Photos by Catherine Goce

This time last year, I was contemplating what my future in the sports industry would look like. I had just wrapped up my first year as the Silhouette’s sports reporter and though I gained a ton of valuable skills and experiences, I was really unsure if I wanted to continue as a sports writer.

Though despite my doubts, I saw the doors that opened for me through this job and I decided to give it another shot in my final year.

I took on this role because I knew that if I wanted to find a job in the sports industry, everything that I did outside the classroom would matter the most. Being a multimedia and communications student at McMaster has taught me a lot of the skills I need, but the practical aspects of the sports industry one can get at programs at Ryerson University or Brock University are not offered here.

So along with writing for The Silhouette I took on four major sports-related extracurriculars. From running women’s football on campus, to helping the men’s basketball team figure out their social media presence, I tried to get as much experience as I could.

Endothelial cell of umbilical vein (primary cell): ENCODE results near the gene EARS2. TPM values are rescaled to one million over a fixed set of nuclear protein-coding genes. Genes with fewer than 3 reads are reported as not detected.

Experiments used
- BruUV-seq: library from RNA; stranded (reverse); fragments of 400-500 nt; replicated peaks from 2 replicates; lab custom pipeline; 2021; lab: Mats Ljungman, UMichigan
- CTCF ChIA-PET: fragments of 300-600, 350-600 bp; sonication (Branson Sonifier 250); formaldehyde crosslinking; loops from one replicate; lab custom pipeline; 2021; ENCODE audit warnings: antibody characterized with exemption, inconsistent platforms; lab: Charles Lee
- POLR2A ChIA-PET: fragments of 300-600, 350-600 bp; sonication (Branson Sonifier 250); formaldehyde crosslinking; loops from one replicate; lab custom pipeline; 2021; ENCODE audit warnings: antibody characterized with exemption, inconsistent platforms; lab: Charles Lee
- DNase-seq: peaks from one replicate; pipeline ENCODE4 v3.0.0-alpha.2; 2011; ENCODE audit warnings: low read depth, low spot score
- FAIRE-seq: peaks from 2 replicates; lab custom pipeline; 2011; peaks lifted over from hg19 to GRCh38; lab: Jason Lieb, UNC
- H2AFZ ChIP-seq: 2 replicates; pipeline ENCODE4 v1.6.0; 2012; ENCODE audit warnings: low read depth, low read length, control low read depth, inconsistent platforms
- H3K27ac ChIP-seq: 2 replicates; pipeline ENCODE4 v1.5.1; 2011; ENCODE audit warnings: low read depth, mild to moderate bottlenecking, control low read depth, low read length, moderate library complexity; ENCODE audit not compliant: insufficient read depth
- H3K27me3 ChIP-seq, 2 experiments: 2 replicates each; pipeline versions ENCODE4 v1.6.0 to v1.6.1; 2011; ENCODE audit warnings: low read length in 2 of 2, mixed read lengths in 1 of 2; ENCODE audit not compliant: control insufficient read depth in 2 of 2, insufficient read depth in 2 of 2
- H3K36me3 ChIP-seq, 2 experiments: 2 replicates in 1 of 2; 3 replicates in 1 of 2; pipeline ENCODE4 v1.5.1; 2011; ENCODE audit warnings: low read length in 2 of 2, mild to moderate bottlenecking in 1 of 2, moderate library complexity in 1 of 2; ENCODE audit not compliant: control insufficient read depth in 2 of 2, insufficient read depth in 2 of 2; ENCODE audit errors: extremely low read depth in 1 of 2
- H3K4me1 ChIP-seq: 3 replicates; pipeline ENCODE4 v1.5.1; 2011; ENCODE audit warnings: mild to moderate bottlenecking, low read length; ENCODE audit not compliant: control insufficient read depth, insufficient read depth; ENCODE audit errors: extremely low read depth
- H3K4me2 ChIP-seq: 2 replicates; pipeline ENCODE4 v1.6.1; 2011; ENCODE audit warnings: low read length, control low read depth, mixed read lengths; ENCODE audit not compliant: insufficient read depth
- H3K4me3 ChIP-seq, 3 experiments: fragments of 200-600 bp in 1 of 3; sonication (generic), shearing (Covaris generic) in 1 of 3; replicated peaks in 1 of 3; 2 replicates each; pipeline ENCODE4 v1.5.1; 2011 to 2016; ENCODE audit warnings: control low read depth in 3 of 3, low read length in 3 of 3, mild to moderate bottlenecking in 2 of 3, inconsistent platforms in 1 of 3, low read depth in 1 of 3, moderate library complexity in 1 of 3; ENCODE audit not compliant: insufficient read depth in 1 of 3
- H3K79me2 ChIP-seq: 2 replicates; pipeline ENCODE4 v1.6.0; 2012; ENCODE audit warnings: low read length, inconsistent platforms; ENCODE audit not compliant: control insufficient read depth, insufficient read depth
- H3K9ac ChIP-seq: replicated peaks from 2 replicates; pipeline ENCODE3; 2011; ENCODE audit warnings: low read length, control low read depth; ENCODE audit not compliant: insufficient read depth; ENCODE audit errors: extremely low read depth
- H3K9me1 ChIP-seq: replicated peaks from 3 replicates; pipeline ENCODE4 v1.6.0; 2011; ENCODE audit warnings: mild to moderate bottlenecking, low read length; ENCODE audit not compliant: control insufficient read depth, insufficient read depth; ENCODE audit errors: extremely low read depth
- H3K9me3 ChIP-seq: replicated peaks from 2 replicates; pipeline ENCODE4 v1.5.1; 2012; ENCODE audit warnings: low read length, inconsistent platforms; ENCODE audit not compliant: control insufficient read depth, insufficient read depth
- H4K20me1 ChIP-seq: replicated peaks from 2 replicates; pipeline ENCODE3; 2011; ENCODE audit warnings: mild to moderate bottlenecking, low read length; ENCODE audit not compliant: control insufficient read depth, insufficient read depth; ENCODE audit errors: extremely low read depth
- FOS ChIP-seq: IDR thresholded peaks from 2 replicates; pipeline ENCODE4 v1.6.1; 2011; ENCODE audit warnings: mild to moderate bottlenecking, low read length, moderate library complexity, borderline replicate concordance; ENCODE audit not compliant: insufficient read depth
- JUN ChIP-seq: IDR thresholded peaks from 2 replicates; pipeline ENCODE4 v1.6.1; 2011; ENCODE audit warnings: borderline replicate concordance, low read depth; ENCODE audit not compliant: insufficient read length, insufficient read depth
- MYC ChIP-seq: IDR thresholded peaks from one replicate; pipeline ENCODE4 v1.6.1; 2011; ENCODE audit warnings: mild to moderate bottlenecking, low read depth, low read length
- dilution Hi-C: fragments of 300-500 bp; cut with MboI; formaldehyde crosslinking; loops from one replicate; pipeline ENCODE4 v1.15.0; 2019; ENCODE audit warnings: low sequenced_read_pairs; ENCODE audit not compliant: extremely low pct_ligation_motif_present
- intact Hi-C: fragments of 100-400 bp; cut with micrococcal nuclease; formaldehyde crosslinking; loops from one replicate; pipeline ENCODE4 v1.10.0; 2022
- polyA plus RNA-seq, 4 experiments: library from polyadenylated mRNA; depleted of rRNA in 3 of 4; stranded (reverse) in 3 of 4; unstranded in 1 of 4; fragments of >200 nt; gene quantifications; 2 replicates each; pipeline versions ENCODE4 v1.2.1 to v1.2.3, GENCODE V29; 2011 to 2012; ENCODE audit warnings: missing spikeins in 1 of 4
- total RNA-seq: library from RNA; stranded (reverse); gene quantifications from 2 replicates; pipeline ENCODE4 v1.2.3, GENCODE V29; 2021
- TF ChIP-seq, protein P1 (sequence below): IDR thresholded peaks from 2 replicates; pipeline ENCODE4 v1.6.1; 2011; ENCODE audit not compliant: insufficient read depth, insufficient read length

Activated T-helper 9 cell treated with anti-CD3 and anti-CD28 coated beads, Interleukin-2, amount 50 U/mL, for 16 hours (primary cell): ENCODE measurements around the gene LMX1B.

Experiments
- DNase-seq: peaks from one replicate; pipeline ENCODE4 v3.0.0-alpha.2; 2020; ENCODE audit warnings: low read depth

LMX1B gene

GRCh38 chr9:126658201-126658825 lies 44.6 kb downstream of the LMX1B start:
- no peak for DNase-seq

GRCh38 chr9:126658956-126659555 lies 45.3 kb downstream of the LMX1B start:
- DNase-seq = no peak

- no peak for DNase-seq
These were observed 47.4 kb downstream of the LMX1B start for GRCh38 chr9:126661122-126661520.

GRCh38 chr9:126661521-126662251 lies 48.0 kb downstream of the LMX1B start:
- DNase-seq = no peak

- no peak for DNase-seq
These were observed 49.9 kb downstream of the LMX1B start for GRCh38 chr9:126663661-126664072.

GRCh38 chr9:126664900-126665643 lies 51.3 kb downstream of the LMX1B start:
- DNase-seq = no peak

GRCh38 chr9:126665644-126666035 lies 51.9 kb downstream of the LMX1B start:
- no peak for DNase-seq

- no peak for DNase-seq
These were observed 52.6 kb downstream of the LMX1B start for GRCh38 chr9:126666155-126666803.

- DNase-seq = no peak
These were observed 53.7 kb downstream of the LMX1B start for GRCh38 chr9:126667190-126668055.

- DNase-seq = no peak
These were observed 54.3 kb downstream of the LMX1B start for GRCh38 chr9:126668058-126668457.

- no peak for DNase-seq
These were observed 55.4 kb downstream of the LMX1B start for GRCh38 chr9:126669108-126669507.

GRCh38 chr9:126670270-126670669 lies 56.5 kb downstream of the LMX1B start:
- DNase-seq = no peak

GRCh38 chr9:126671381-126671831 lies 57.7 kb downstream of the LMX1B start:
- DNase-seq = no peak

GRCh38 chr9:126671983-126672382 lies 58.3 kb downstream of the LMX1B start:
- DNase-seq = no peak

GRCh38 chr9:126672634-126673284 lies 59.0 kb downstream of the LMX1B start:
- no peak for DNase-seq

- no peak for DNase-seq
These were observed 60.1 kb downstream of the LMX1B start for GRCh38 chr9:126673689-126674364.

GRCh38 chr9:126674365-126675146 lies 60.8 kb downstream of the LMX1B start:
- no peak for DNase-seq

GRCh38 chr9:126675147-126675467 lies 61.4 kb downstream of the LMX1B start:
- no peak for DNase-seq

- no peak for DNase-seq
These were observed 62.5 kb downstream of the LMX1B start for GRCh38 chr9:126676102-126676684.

This, along with my previous internship experience, allowed me to figure out what exactly I had a passion for. I knew that I could write, I had two articles every week for the last two years to prove it, but I also knew that it was not something I was passionate enough about.

Running women’s football gave me a chance to work out my organizational and operational skills. A major part of the sports industry is game operations. Although it is a bit different to what I am used to as a comms and media student, I have always had an interest in planning and carrying out projects.

This role had me overseeing over 150 students, both student-coaches and players, and organizing tournaments; it was no easy task. In my frustration I quickly came to realize although I once had an interest in sports operation, it was not something I envisioned myself doing long-term.

It was not until I was working with the McMaster men’s basketball team creating creative content that I discovered what I was truly passionate about. It combined the media skills I learned in class, my personal interests and my sports media knowledge.

Giving a team who struggled on the court an online presence that did not just reflect their losses was a fun challenge. We immediately saw the positive feedback in an increase in followers and activity.

Now that I figured out my passion, it all began to seem so simple. Apply to social media positions for different sport teams in organizations? I can do that no problem. Although it was not enough.

Part of looking for a job, especially in the sports industry, is through networking. This is something I have always struggled with, so it was something I challenged myself to do this year. I first met with Camille Wallace, digital media specialist for Team Canada, who reminded me how my job as sports reporter already helps me to build these networks.